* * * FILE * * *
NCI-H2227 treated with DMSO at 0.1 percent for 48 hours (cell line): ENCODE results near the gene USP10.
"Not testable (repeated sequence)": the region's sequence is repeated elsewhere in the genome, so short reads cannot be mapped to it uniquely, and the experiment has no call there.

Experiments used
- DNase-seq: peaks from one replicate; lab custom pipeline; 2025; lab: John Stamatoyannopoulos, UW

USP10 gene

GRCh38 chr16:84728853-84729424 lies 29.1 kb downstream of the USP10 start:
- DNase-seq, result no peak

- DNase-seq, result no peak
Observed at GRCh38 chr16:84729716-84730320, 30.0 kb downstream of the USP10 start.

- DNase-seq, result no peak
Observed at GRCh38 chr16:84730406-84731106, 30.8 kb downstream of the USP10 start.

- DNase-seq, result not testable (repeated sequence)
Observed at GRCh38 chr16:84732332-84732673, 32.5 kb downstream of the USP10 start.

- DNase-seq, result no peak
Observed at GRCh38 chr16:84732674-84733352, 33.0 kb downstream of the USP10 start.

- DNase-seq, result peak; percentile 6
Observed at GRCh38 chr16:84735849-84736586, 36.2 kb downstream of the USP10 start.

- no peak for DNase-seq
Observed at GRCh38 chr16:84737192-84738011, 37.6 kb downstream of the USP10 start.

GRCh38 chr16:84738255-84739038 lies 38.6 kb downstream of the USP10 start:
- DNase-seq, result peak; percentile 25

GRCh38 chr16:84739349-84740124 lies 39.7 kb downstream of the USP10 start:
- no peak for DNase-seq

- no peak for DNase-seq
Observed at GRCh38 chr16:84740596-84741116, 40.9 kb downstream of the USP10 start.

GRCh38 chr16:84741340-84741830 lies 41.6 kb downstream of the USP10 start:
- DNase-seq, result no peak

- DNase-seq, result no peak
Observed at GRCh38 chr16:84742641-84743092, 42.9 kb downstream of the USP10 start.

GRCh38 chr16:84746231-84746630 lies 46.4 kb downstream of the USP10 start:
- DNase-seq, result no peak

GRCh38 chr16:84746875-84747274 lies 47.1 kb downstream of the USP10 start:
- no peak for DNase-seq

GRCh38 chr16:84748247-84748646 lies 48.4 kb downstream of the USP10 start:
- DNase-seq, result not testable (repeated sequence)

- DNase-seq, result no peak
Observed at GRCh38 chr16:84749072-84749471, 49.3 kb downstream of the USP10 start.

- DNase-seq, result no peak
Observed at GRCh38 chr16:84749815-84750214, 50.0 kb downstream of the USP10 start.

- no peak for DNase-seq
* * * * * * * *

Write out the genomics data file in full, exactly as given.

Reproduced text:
NCI-H2227 treated with DMSO at 0.1 percent for 48 hours (cell line): ENCODE results near the gene USP10.
"Not testable (repeated sequence)": the region's sequence is repeated elsewhere in the genome, so short reads cannot be mapped to it uniquely, and the experiment has no call there.

Experiments used
- DNase-seq: peaks from one replicate; lab custom pipeline; 2025; lab: John Stamatoyannopoulos, UW

USP10 gene

GRCh38 chr16:84728853-84729424 lies 29.1 kb downstream of the USP10 start:
- DNase-seq, result no peak

- DNase-seq, result no peak
Observed at GRCh38 chr16:84729716-84730320, 30.0 kb downstream of the USP10 start.

- DNase-seq, result no peak
Observed at GRCh38 chr16:84730406-84731106, 30.8 kb downstream of the USP10 start.

- DNase-seq, result not testable (repeated sequence)
Observed at GRCh38 chr16:84732332-84732673, 32.5 kb downstream of the USP10 start.

- DNase-seq, result no peak
Observed at GRCh38 chr16:84732674-84733352, 33.0 kb downstream of the USP10 start.

- DNase-seq, result peak; percentile 6
Observed at GRCh38 chr16:84735849-84736586, 36.2 kb downstream of the USP10 start.

- no peak for DNase-seq
Observed at GRCh38 chr16:84737192-84738011, 37.6 kb downstream of the USP10 start.

GRCh38 chr16:84738255-84739038 lies 38.6 kb downstream of the USP10 start:
- DNase-seq, result peak; percentile 25

GRCh38 chr16:84739349-84740124 lies 39.7 kb downstream of the USP10 start:
- no peak for DNase-seq

- no peak for DNase-seq
Observed at GRCh38 chr16:84740596-84741116, 40.9 kb downstream of the USP10 start.

GRCh38 chr16:84741340-84741830 lies 41.6 kb downstream of the USP10 start:
- DNase-seq, result no peak

- DNase-seq, result no peak
Observed at GRCh38 chr16:84742641-84743092, 42.9 kb downstream of the USP10 start.

GRCh38 chr16:84746231-84746630 lies 46.4 kb downstream of the USP10 start:
- DNase-seq, result no peak

GRCh38 chr16:84746875-84747274 lies 47.1 kb downstream of the USP10 start:
- no peak for DNase-seq

GRCh38 chr16:84748247-84748646 lies 48.4 kb downstream of the USP10 start:
- DNase-seq, result not testable (repeated sequence)

- DNase-seq, result no peak
Observed at GRCh38 chr16:84749072-84749471, 49.3 kb downstream of the USP10 start.

- DNase-seq, result no peak
Observed at GRCh38 chr16:84749815-84750214, 50.0 kb downstream of the USP10 start.

- no peak for DNase-seq